In many parts of North America, robins are the harbingers of spring, a breath of warm fresh air at the end of a long deep freeze, a sweet song at the twilight of winter.
What, then, were 30 of these red-breasted day brighteners with a song doing in our Michigan backyard on Valentine’s Day?
Are we to expect an early spring?
No one knows for sure but these early birds certainly captured our attention, bringing pleasant possibilities to mind.
And that’s a good example for us all.
A few years ago, Krystle Nyquist was the star relief pitcher for the Foxes, a Lemont, Ill., Little League softball team when she was called on to pitch in the third inning of the season opener.
The foxes were trailing 6-1 when she came to the pitcher’s mound but her arm was so good over the next five innings, her team pulled off an 11-8 victory.
Krystle’s pitching pleased the crowd, but what really captured their attention was the duct tape covering the name of her team’s sponsor, a local bar.
“I hate alcohol, and if I wore the uniform as it was given to me, I would have become a walking billboard for the bar,” she said.
Local officials said the tape made Krystle out of uniform and told her she had to remove the tape or face suspension.
This 14-year-old ace reliever explained she had lost her grandfather because of cirrhosis brought on by acute alcoholism and argued drinking was so offensive to her that she simply couldn’t conform to their demands.
Even the threat of suspension for the season if she didn’t comply could not move her to compromise her convictions.
In 1921, Lewis Lawes became the warden at Sing Sing Prison. No prison was tougher than Sing Sing at that time.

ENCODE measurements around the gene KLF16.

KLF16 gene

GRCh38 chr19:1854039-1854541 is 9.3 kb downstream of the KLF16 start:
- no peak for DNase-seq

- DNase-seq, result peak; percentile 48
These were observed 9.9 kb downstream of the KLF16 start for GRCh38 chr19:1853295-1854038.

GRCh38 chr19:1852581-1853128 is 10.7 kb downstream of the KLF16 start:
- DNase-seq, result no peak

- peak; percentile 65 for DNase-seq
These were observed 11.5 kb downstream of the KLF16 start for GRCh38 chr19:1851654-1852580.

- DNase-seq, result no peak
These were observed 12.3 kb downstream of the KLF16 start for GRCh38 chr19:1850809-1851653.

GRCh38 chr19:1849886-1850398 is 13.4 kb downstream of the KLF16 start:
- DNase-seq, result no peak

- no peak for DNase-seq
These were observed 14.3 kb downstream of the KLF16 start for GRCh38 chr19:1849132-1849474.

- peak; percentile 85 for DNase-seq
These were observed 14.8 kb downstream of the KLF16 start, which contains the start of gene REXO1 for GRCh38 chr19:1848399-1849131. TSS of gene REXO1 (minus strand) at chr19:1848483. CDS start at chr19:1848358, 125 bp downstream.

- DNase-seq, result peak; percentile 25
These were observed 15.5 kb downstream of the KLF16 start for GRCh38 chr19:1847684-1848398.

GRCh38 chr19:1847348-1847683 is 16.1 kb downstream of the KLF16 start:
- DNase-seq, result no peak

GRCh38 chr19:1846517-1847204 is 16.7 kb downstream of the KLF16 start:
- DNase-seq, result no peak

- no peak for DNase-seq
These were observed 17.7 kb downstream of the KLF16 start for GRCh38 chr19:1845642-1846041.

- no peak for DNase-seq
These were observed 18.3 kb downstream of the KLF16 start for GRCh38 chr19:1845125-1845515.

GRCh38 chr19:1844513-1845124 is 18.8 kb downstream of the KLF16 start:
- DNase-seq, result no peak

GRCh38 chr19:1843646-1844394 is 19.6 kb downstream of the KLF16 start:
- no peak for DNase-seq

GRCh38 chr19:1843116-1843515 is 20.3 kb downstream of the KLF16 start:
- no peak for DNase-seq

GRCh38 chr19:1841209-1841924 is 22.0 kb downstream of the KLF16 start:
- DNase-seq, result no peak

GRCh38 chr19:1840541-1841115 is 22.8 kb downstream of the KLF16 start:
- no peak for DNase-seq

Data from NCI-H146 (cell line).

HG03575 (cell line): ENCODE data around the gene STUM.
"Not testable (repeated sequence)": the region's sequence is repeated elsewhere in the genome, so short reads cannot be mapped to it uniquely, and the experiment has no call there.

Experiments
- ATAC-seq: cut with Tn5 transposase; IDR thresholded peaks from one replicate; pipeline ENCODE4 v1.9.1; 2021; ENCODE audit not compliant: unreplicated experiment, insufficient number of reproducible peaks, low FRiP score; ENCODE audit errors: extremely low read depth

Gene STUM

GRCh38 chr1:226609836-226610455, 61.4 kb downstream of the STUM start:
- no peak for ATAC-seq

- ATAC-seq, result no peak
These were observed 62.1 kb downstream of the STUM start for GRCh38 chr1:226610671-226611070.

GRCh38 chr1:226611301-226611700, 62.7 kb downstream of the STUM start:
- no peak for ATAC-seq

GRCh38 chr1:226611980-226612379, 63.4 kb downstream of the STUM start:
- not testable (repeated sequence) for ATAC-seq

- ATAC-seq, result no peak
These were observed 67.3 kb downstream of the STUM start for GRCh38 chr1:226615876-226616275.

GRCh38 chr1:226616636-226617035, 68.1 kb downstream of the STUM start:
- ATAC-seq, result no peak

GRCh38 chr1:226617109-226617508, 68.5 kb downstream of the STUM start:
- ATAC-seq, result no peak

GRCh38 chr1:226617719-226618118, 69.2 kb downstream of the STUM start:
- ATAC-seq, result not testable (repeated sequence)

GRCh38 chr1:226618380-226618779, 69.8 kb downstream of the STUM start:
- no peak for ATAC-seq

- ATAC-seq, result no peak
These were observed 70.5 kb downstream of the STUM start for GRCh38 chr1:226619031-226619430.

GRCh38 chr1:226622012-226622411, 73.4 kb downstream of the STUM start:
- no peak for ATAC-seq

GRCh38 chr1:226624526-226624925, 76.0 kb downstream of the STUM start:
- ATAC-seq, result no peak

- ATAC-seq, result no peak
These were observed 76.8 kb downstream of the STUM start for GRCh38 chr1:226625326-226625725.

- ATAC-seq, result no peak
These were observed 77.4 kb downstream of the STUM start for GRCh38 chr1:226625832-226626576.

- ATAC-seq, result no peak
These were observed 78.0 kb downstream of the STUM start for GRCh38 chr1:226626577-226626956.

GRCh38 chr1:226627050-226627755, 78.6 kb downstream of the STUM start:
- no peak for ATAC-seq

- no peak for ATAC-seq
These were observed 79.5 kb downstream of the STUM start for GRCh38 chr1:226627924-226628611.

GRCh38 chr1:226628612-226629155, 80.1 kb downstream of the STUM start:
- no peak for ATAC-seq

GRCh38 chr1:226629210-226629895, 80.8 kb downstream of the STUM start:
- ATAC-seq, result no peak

When Warden Lawes retired, some 20 years later, however, Sing Sing had become a different place.
Writing of the change, Tim Kimmel says it had become an institution where humanitarian treatment changed the lives of the inmates. Those who studied the success at Sing Sing said the credit belonged to Lawes, but he said he owed all his success at the prison to his wife, Catherine, who by then was buried outside the walls.
Catherine Lawes was a young mother of three small children when her husband became the warden at Sing Sing, having plenty to do without getting involved in the problems of hardened criminals, but she was determined to make a difference in their lives and set out to do so.
“My husband and I are going to take care of these men,” she said. To Catherine, this meant studying their records and finding ways to change them.
Observers said it was as if Jesus walked the halls of Sing Sing from 1921 to 1937, lovingly ministering to men who had neither known nor shown much love up to that time.
When Catherine died in a car crash, a crowd of tearful convicts was granted permission to walk to her funeral, about a mile from the prison, to show their love for one who dared brave the dangers of Sing Sing to show the love of Christ to them.
Those who refuse to compromise their convictions and are able to hate sin while loving sinners, are rare birds.
If we can develop enough of them, people will flock to the churches to learn how to keep working and singing even when storms come.
Roger Campbell is an author, radio broadcaster and newspaper columnist from Waterford, Mich.
He was a pastor for 22 years and has been a guest speaker in Alaska churches from Anchorage to Homer.
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